i am on a train cutting a path through the beautiful french countryside going faster and faster. today i am traveling from a village outside of lyon, france to paris. it is a high speed train and now the meaning of high speed is becoming clearer as it shakes like a space shuttle. this is an odd way to travel through such a slow moving landscape. the country rolls and sways in patches of sunny green and yellow with gentleness. the word beautiful does not do it justice. perhaps the the french words for beautiful, belle and beaux are so short because there are so many things in france that need to be described this way.

when i arrived in lyon i was greeted by Jérémy, a longtime supporter of mine and a big american music fan. if not for his thick french accent i could have taken him for an ohioan–he wears cut-off tee-shirts, sunglasses and sandals and walks with the casualness and unhurriedness of someone who lives in the country. he is average height and about my age. from the airport we drove to lyon, the second largest city in paris although maybe you haven’t heard of it and i really hadn’t either.

we took a funiculare (that is the italian word but i cannot remember the french word) to the top of a mountain and looked out at lyon from the foot of a the Basilica of Notre-Dame de Fourvière, a castle-like cathedral that can be seen from anywhere in the city. lyon (pronounced kind of like lee-own) is sprawling and not very tall, the way most old european cities are. it has one or two or three skyscrapers and a river snaking through many clay roofed buildings looking like tan and red-orange legos dropped onto a green shag carpet fading into the hills in the hazy distance. french cities and villages look a lot like italian cities and villages and when i noticed this Jérémy reminded me that italy is not far–they are both southern europe. the language and culture however, could not be more different. in europe you can travel less than an hour and find that everyone speaks a different language and eats different food and even in the same country they greet each other with a different amount of kisses and in a different order from left to right. in america, i told Jérémy, “you can drive for 20 hours and see the same stores, meet the same kind of people, and speak exactly the same language.”

we found our way to the art museum in downtown lyon kind of by accident. Jérémy had never been to the art museum and didn’t know where it was. i just assumed as we were walking that there would be an art museum and it would be a good one since we were in a large french city after all, and the french impressionists and post-impressionists had made arguable the most important contributions to painting ever. sure enough, in the most historic area of town we found it. unfortunately the beautiful old stone building did not have air conditioning, or the air conditioning was out of order. on one hour of sleep (as i had played a late acoustic show in london the previous night), the heat was quite uncomfortable. but i was in france dammit, and i was determined to see some great paintings. we wandered through room after room and made our best conversation considering Jérémy has only some interest in art and my tiredness made it difficult to communicate anything with enthusiasm.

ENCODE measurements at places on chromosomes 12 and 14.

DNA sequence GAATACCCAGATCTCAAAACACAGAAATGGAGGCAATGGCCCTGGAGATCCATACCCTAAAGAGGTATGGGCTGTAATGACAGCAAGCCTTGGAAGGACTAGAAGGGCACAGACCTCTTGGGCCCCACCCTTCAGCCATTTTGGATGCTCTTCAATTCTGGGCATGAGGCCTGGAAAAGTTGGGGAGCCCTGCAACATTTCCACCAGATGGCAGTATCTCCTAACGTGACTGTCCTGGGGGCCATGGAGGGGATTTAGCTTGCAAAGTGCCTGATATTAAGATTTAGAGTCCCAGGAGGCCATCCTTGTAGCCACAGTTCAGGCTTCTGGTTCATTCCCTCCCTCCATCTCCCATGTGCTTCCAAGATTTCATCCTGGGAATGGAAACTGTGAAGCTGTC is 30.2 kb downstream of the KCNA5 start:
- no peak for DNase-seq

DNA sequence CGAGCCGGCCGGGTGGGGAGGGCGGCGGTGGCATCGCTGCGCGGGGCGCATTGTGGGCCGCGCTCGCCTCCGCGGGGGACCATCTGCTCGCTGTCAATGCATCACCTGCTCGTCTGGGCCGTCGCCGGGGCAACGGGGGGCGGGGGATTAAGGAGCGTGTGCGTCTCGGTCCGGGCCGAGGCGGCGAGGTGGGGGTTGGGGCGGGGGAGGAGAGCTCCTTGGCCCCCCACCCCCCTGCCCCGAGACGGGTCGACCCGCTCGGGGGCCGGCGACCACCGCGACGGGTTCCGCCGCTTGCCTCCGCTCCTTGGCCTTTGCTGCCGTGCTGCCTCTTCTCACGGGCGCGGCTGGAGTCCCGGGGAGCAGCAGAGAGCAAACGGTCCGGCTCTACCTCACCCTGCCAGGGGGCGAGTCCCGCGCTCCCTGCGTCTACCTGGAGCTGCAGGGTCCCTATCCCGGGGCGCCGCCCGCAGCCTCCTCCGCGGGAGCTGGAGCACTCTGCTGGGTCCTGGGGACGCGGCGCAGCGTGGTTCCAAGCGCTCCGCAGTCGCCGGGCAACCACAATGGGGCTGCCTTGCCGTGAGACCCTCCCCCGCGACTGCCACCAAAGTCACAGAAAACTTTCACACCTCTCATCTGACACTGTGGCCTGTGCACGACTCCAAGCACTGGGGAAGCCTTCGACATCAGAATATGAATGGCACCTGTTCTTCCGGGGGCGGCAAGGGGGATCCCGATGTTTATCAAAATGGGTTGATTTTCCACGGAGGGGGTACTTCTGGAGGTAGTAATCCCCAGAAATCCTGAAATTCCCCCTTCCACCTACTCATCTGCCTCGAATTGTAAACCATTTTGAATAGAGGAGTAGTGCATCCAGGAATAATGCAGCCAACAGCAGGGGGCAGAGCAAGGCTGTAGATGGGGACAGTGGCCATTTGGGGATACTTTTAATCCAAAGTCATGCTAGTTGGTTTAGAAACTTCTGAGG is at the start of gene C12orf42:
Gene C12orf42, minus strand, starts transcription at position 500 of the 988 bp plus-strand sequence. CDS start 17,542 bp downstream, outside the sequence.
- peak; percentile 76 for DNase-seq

“i will sleep when i get to america,” i told him when he realized how short the previous night must have been. between blinks of sweaty tired eyelids i saw some monets and pissaros and vuilliards and bonnards and other artists that i know a little more about than a lot of french people. i thought about trying to make a list of all the art museums i have been to in the last two months and realized what a daunting task this will be.

so i can name some french artists and what their main contributions to painting were. that is the only thing that prevents me from feeling completely ignorant in the company of french people.
“do you know our president?” Jérémy asked me and i responded “no” with a little embarrassment (it’s Nicolas Sarkozy, btw). but that is why people travel, right? to learn things? later that night his friends and family members would ask me questions like
“do you know our music?” or give me the name of some french singer or movie star who i could not place. france, we wikipediaed, is about the size of texas, although maybe the french know much more about texas than texans know about the french. i think that is a safe bet, if george w. was any indication. i told them that austin texas, is a current american center of progressiveness and that there area always exceptions to stereotypes. as as sidenote, the french have never heard of grey poupon.

these kind of conversations, not unlike the conversations i had in germany, holland, and england, were nearly constant for the next two days as we ate and drank and wandered around the beautiful old towns and villages of saint-clair-du-Rhône, Saint-Pierre-de-Boef, and Chavanay, described by the official website as a pleasant village at the foot of Mount Pilat. the Rhône river weaves through the area and is so blue-green it is like a ribbon strip of water cut directly from the fabric of the ocean.